Well, maybe her diatribe, within the same conversation with the ill-fated Joe Gillis, about the demise of silent pictures: “There was a time when this business had the eyes of the whole world. But that wasn’t good enough. Oh no. They wanted the ears of the world, too. So they opened their big mouths, and out came talk, talk, talk…”
Enjoyment of those lines, and of the film as a whole, is heightened by the knowledge that Gloria Swanson once did have the eyes of the whole world. She was a huge star in the silent era, appearing in a series of hits for Paramont Pictures directed by Cecil B. DeMille and others; unfortunately, many of her films from those days are not well known today. Swanson made some talkies as well, but only one, The Trespasser (1929) achieved hit status, and by the late 1930s she had pretty much left the movie business behind until Sunset Boulevard came out in 1950.
Zaza may not be Swanson’s most historically important work in the silent (I’d nominate her 1929 Sadie Thompson for that honor), but it’s representative of the type of film that brought contemporary audiences to theatres in droves. It was directed and produced by Allan Dwan, a Hollywood old hand with 407 director credits according to the IMDB, and who was also singled out for praise by Martin
Scorsese as one of Hollywood’s most able “smugglers” (directors able to include political content in their films in ways that would get past the censors). That quality is not particularly on display in this film, a soapy backstager about a showgirl (Zaza, played by Swanson) who exercises her feminine charms and acting ability to achieve her ends, both onstage and off, but Dwan’s professionalism certainly is.
When we first meet her, Zaza is working at an open-air theatre near Paris. She’s the star attraction, having worked her way up from a rough background (in some versions of this oft-produced story, she’s specifically identified as a prostitute). Her place of work is less Stratford-on- Avon than Moulin Rouge, a variety theatre where the acts include showgirls on giant swings. Zaza sets her cap for a married official, Bernard Dufresne (H.B. Warner, who appears as one of the “waxworks” in Sunset Boulevard), who is sufficiently smitten to set her up in a luxurious villa. Then his wife appears, he has a change of heart, and dumps Zaza to return to his respectable life. There’s a coda to the story of Zaza and Dufresne as well, which I wouldn’t dream of spoiling.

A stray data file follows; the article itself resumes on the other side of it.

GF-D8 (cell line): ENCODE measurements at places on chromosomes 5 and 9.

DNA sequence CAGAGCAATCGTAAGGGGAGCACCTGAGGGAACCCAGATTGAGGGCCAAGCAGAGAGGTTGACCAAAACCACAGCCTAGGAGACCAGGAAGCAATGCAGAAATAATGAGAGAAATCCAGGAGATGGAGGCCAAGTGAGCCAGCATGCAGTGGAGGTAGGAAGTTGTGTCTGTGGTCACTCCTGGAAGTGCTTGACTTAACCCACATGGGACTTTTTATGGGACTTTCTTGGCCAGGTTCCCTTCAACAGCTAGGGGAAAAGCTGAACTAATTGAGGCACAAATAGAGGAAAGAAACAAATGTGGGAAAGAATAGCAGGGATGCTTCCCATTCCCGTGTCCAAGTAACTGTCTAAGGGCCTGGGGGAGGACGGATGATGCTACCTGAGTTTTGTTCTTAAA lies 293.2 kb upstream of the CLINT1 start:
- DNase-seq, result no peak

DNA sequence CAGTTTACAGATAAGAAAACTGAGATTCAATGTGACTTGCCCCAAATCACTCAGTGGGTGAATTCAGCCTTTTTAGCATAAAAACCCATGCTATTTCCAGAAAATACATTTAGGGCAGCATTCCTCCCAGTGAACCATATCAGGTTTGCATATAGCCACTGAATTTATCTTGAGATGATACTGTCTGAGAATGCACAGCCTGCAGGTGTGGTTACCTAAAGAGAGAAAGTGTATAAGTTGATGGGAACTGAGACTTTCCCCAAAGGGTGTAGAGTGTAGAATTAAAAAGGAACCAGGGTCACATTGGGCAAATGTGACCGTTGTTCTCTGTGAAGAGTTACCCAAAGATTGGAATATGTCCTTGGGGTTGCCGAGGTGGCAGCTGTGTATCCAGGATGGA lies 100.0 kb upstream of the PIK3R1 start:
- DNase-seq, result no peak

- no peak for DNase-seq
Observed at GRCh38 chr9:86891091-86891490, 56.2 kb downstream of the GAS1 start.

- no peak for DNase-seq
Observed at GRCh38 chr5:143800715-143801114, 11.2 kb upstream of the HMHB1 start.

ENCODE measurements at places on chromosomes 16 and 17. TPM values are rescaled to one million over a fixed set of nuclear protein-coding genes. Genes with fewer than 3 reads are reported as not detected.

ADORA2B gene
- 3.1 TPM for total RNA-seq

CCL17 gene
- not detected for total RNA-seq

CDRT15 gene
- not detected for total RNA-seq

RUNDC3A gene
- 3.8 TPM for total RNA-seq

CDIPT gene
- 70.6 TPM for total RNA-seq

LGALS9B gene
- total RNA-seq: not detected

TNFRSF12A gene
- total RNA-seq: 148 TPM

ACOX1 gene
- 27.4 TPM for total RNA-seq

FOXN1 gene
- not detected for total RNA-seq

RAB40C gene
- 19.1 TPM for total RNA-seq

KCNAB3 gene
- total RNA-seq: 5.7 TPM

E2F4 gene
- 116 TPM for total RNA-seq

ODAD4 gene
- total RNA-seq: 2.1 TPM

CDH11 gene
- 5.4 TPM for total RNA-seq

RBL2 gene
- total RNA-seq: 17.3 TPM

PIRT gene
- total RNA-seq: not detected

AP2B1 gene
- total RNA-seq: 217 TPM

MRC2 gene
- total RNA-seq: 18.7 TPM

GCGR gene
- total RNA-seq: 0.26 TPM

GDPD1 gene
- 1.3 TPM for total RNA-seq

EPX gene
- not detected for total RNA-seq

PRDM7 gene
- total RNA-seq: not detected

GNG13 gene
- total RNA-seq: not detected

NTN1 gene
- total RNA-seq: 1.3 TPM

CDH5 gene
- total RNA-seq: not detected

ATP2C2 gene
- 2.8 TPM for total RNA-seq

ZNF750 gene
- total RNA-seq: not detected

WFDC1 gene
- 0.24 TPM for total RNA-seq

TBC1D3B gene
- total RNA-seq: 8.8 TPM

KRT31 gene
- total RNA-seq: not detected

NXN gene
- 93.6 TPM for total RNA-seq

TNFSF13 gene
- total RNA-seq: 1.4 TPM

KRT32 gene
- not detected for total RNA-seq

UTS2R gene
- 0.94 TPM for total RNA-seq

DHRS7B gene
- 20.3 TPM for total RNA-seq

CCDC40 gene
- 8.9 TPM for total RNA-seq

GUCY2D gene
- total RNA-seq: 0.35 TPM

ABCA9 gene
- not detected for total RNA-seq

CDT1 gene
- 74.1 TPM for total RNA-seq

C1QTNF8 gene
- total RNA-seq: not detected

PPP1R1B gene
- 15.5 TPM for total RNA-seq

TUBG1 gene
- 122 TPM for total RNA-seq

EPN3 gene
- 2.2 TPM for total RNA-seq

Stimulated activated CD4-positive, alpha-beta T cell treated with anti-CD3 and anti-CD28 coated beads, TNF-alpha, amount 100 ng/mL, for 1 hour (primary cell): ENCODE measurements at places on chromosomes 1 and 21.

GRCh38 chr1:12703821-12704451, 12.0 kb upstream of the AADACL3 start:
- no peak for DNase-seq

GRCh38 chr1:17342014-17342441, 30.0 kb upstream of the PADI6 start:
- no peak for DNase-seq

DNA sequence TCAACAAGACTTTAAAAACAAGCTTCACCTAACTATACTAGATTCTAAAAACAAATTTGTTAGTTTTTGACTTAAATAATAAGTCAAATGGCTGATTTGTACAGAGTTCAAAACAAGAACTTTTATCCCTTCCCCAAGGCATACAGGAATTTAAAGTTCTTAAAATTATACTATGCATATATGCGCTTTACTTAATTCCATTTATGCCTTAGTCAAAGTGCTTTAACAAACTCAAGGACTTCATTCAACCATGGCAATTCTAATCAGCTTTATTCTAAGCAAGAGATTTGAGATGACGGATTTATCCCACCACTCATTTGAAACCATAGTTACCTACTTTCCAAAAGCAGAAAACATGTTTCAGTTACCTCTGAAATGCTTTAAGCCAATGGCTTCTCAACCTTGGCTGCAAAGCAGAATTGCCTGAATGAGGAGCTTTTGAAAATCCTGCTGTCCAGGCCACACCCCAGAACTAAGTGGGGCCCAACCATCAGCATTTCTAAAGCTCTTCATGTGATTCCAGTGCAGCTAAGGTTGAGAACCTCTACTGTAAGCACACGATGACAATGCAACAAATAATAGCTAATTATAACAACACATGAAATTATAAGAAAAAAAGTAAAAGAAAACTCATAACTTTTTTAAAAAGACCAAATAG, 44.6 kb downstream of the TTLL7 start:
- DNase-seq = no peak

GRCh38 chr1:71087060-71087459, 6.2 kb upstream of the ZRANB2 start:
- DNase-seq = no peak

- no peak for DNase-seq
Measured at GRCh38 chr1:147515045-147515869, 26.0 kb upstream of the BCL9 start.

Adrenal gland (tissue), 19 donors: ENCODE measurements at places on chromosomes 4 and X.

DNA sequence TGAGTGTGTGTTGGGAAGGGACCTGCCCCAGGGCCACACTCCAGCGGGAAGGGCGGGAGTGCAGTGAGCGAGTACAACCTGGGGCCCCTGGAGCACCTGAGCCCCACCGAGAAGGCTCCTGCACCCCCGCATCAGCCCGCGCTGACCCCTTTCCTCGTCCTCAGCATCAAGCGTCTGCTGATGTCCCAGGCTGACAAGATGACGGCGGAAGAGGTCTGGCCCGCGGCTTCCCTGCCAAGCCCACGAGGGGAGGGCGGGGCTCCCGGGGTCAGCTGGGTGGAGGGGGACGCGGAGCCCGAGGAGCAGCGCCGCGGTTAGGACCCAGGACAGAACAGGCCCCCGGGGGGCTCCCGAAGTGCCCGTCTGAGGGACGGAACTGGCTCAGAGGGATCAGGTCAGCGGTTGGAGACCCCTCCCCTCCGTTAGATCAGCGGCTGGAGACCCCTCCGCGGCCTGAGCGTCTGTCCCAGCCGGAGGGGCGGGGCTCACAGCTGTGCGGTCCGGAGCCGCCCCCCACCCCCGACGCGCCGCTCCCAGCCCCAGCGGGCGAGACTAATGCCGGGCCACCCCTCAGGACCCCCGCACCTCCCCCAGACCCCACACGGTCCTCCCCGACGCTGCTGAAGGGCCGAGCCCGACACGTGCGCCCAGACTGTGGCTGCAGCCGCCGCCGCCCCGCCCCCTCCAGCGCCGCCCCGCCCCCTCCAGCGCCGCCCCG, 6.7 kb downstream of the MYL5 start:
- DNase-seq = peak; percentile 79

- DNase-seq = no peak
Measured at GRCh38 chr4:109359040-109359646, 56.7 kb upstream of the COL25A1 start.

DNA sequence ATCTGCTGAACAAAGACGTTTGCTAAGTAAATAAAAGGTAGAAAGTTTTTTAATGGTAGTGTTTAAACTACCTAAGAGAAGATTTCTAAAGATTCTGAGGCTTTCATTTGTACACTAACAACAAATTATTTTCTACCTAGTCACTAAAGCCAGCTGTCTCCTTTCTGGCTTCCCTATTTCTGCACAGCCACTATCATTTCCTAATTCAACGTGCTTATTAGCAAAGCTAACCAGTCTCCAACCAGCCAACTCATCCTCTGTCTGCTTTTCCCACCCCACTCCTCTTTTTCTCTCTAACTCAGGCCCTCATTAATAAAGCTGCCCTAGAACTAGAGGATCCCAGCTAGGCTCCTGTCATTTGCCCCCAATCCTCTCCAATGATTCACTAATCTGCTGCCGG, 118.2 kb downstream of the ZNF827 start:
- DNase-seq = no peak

A second plot concerns the rivalries among the theatre’s stars, most particularly Zaza and Florianne (Mary Thurmon), who have a catfight of epic proportions. Other featured actors in Zaza include Lucille La Verne, Ferdinand Gottschalk, Yvonne Hughes, and Riley Hatch.
Zaza is a melodrama, and Swanson utilizes every trick in the book to get a reaction from the audience—one minute you’ll be admiring her hair ornaments and jewelry, the next her ability to wring every last drop of emotion from a scene. Dwan uses the full capability of his medium as well, including excellent use of outdoor locations on Long Island (the film was made by Paramount’s Astoria studio), splendid set decoration and costuming, a screenplay guaranteed to tug at your heartstrings, and camera work that always directs your eye appropriately without seeming to do so.
Zaza is distributed on DVD and Blu-ray by Kino Lorber. Extras include a commentary by Fredric Lombardi, an Allan Dwan scholar, a booklet essay by film historian Imogen Sara Smith, and a piano score written and composed by Jeff Rapsis, incorporating the original 1923 cue sheet.